It hadn’t hit me until I arrived in DC and met the rest of my cohort that I was completely unprepared for my internship. I had no background in communications and it didn’t bother me until I heard the people in my cohort talk about their PR majors and jobs as social media managers. Suddenly, I felt the weight of the world on my shoulders and was worried how the next 8 weeks would go. I put all of my eggs in one basket and this was the only internship I applied to. It sounded like the perfect fit for me, and I was over the moon when I got the call saying I was accepted, but now I was worried I was underqualified. I realized that I barely knew what communications was, let alone public interest communications.  

No one made me feel inferior for my lack of experience, however. Everyone around me was dealing with their own nerves and we reassured each other that we were picked for a reason. Before starting our internships, we underwent a communications bootcamp and there, I learned the basics of communications and finally had an understanding of the work I’d be doing. I was able to get a better picture of the world I’d be jumping headfirst into and I became excited about what the near future would hold. The fellowship wanted to see us succeed and provided us with all of the tools we needed. I had no idea what exactly I’d be doing at work, but at least I finally had the foundation I was missing.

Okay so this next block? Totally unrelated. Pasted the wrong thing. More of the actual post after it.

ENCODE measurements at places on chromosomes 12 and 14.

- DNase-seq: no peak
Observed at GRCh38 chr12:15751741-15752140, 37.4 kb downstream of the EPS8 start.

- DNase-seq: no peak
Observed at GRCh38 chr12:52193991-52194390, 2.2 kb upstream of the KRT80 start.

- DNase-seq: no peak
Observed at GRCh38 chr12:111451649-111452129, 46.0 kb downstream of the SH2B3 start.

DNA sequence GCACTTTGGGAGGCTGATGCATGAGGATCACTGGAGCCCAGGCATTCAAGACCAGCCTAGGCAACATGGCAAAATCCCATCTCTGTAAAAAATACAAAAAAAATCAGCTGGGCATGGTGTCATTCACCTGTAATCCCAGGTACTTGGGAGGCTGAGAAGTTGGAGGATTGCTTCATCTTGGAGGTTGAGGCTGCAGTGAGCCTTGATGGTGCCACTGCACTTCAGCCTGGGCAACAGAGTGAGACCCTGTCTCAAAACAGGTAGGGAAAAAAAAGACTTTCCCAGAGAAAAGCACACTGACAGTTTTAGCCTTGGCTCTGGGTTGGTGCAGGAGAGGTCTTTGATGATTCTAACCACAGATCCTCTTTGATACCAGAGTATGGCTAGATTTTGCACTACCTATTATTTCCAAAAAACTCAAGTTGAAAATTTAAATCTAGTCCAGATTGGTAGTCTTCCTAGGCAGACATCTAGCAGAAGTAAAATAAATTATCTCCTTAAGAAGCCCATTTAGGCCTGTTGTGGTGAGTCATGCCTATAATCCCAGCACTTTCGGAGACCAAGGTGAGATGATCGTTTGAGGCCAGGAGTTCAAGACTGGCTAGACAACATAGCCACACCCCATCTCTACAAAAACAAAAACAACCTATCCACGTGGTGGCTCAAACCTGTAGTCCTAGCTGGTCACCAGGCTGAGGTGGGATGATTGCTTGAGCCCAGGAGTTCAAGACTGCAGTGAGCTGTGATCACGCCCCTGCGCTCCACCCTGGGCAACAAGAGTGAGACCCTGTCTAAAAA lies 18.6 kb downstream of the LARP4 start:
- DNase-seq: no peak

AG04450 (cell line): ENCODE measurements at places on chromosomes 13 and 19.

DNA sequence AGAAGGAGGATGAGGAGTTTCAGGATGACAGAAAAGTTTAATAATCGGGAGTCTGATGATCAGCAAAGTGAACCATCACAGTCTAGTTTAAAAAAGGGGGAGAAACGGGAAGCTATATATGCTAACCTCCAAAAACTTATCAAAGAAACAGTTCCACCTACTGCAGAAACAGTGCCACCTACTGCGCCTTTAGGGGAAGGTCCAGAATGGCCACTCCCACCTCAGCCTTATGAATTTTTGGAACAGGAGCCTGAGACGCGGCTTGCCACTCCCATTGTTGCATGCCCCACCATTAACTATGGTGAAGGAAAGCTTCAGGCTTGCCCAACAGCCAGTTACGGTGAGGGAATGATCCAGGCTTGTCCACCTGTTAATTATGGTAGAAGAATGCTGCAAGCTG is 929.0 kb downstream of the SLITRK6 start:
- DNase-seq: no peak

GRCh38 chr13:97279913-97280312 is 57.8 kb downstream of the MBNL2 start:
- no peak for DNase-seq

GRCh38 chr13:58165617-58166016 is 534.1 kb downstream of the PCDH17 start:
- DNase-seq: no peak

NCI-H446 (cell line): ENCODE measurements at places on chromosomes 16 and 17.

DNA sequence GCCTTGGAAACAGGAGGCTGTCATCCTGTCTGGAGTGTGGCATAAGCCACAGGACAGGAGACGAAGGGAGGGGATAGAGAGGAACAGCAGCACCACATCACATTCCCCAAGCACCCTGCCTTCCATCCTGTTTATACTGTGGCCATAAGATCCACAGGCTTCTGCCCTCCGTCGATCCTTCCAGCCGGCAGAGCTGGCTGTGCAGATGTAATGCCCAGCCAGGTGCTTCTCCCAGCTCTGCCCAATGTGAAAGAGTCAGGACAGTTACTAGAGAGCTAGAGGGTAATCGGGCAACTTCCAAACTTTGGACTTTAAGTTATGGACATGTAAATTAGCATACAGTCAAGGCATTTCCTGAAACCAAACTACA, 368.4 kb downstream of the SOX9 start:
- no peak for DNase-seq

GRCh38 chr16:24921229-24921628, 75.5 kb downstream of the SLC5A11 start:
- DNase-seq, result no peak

What I want to get out of this internship is simply broadening my horizon of different career paths, and my time at the National League of Cities (NLC) has given me the opportunity to do that. At NLC, I am working with the Digital Engagement, Marketing & Communications (DEMC) team, and within that team, I am shadowing the liaisons between DEMC and other teams at NLC. So far, I’ve worked with the Federal Advocacy (FA) and Membership team and will be working with Leadership, Education, Advancement & Development (LEAD) and Center for Municipal Practice. While shadowing these liaisons, I get to see how vast communications is and how it can be applied in different ways. Each team has different goals and priorities, but still needs communications to properly convey their message. From creating blogs and social media posts to sending out emails, making sure you are marketing towards the right audience using the right means is critical to a successful campaign. So far, I’ve created a media list of those who covered the National Transportation Safety Board’s (NTSB) East Palestine, Ohio investigative hearing on the February train derailments to publicize NLC’s Interactive Rail Safety Map to work towards preventing further train derailments along with various social media posts and emails regarding upcoming webinars and events. Everyone at work is so kind and answers all of my communications questions as they arise, and with their support, I feel much more comfortable with the work I’ve been doing. Though I started this internship feeling insecure about where I was going, by being open to learning and not letting my doubts consume me, I am proud of what I’ve achieved this past month.